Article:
Procedures

For the purpose of the study, a purposive sample was selected through the following procedures; identifying the target population, choosing members that met the requirements compatible with the purpose of the study, pruning unqualified members, and verifying the qualifications of those whom were selected. A questionnaire, consisting of three sections, was emailed to the participants and the filled-in ones were recollected within a month. The received responses were analyzed quantitatively. The participants’ responses to the questionnaire items and the open-ended section were analyzed and some general themes were extracted. Summarizing the students’ responses, the researchers coded and categorized the data into ten main themes. A framework for categorizing qualitative data was developed based on Consta’s (1992) components of categorization, that is, orientation of responsibility or authority of categorization and verification of the connection between the categories found in the data with the research questions. In the present study, authority of categorization was inherent in: (1) researchers’ purpose of the study and (2) the literature on the definitions and characteristics of each concept. On the basis of the categorization procedure, the following themes were obtained.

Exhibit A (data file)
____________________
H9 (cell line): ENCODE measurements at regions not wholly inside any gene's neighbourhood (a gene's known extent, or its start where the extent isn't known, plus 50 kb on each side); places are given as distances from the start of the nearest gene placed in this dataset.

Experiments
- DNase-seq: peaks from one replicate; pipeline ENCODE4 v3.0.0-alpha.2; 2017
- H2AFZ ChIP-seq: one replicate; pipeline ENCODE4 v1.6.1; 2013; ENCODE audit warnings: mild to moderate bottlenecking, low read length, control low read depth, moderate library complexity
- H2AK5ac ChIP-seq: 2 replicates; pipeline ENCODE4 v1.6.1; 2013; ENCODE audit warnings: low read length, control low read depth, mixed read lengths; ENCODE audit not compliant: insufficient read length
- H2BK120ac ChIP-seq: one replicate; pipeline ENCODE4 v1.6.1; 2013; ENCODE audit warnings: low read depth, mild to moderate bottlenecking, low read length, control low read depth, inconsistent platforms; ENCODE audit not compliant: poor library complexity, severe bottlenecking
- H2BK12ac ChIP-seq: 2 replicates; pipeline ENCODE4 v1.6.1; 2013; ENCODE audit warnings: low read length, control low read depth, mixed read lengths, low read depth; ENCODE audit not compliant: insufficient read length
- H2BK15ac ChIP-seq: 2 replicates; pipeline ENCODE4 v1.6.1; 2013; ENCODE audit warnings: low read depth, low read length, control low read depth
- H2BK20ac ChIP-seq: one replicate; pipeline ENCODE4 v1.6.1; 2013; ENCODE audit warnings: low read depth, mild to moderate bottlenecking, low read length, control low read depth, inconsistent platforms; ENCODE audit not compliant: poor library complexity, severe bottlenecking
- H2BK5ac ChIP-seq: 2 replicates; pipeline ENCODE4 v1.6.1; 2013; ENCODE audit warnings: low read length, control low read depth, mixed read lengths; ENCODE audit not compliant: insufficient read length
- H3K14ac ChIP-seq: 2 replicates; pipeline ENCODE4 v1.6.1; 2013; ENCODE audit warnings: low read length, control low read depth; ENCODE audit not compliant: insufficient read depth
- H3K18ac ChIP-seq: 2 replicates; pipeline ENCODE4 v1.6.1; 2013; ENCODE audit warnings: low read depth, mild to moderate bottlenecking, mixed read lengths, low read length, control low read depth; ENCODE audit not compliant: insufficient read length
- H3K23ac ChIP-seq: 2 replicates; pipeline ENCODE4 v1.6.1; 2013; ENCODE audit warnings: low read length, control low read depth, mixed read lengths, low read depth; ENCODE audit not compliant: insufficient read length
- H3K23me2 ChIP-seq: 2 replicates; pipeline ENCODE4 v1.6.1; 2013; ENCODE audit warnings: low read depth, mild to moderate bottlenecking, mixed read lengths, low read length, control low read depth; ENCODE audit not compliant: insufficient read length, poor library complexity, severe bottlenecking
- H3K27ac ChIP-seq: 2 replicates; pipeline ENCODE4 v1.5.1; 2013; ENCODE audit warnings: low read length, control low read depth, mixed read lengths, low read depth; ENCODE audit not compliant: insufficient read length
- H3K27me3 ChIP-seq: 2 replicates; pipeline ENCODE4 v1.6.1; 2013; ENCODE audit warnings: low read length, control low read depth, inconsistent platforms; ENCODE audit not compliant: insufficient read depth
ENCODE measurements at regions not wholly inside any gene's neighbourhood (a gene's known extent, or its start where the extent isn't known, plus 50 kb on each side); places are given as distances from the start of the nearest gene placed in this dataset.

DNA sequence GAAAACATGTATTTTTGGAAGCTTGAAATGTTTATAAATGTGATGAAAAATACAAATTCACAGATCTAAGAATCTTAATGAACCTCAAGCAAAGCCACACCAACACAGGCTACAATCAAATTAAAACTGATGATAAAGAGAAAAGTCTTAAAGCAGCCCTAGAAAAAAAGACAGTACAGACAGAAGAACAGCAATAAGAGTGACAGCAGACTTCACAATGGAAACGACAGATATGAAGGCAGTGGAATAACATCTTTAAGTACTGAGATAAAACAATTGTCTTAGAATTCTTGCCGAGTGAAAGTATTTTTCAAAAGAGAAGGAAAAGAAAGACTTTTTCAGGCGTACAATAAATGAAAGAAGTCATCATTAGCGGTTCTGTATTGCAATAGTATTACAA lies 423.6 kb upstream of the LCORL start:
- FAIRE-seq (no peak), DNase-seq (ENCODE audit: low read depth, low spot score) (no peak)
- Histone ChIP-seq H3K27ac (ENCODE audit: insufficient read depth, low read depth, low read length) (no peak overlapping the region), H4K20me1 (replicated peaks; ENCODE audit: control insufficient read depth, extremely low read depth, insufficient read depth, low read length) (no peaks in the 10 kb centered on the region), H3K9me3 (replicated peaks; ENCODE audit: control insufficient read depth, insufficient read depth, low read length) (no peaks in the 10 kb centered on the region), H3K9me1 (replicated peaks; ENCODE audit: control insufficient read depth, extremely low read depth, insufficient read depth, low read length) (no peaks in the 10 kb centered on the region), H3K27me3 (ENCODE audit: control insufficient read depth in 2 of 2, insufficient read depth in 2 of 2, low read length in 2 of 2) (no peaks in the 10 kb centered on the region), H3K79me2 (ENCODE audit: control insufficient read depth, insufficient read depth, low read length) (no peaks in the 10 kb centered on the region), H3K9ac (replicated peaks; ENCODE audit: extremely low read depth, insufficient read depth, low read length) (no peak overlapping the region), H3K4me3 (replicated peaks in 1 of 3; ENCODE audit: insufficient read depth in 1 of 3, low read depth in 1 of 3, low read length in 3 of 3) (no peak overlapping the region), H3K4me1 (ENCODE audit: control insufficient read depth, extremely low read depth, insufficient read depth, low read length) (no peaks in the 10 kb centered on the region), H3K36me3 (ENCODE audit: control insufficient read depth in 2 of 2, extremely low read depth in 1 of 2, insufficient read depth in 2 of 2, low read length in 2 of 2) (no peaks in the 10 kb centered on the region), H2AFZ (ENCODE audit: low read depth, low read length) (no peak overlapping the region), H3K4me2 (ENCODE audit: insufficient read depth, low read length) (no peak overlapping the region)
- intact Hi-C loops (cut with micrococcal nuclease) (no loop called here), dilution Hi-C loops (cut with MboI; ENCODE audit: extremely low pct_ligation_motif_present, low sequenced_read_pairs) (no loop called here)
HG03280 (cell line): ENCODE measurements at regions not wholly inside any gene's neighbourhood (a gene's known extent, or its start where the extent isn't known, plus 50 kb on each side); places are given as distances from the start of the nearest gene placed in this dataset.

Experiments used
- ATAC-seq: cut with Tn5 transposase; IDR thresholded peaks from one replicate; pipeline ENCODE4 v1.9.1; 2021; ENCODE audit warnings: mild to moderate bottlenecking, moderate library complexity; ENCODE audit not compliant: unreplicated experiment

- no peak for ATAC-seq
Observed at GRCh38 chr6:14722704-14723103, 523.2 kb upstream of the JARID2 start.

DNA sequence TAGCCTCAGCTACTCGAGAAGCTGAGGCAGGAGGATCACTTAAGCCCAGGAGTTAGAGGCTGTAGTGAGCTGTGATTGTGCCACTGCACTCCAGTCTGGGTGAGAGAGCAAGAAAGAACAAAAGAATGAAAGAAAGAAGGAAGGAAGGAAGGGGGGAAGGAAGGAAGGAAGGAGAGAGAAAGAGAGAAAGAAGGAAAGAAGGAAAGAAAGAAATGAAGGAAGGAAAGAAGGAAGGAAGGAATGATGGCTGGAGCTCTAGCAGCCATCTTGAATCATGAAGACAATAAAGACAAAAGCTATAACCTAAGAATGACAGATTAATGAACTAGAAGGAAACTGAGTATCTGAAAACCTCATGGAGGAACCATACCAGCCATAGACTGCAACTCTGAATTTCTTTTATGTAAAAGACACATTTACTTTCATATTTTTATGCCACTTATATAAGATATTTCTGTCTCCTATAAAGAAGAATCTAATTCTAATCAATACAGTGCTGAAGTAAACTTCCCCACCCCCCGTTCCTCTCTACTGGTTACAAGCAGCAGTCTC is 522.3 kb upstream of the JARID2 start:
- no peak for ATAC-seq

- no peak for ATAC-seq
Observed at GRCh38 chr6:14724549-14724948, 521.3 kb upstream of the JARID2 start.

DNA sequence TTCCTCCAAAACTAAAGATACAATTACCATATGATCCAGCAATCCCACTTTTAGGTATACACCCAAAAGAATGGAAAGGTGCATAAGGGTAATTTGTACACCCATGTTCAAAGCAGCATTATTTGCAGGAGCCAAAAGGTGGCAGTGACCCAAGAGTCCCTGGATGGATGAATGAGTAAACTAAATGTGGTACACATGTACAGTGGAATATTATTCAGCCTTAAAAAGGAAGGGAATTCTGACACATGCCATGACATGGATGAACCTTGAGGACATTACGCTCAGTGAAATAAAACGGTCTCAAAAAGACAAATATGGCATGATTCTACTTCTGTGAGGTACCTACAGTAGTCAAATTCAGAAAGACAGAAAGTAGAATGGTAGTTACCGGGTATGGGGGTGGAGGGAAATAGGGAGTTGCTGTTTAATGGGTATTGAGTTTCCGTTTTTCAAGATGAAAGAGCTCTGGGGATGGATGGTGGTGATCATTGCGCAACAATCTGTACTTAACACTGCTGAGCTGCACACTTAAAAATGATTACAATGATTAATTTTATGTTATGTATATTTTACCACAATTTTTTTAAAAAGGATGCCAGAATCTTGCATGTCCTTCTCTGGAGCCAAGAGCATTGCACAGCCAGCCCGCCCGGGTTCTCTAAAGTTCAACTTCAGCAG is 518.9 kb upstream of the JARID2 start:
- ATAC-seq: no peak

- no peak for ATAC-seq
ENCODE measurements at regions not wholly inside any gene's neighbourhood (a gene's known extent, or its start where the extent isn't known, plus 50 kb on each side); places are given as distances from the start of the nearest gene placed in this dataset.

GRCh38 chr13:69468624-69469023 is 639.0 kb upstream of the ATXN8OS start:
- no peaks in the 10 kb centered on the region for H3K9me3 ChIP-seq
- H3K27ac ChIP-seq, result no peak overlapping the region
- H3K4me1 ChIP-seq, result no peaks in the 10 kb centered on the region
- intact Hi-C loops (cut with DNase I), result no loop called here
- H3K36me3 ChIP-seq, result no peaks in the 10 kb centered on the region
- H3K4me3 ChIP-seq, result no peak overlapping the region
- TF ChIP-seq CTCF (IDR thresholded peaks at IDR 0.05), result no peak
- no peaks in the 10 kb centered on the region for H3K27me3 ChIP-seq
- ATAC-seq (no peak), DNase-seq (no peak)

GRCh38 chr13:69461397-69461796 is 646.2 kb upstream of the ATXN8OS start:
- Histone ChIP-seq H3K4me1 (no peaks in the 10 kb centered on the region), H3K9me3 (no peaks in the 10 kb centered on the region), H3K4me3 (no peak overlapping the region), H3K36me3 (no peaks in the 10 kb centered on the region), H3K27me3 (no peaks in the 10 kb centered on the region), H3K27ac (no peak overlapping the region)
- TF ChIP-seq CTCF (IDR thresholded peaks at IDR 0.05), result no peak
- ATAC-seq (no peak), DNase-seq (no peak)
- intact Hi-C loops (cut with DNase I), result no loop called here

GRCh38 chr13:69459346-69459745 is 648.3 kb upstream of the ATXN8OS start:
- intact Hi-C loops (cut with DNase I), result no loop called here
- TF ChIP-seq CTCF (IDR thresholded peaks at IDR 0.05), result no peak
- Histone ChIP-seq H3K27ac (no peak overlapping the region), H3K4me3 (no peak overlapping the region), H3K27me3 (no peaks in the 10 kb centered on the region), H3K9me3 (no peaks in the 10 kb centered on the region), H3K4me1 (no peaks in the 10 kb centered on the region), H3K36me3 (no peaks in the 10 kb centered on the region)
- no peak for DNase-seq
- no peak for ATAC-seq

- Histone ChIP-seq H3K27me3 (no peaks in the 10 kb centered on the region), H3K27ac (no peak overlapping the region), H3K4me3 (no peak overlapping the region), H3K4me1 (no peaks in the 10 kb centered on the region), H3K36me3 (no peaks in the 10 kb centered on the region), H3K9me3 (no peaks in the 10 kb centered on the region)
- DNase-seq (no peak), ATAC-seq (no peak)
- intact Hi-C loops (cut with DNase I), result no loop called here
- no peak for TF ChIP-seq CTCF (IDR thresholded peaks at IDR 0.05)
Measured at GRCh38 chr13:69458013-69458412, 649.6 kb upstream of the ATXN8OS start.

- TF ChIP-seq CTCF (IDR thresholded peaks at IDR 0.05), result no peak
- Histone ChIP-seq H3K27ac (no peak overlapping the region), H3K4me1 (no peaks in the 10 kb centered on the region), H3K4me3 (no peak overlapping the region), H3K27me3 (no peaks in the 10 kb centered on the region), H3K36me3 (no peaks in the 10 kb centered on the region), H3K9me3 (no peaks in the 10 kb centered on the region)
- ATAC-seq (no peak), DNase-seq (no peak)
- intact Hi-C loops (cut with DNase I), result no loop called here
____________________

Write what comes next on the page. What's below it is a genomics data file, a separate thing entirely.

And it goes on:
a) The inherent variations in the definitions and practices of plagiarism;

b) The alien nature of the concepts to the Iranian discourse community;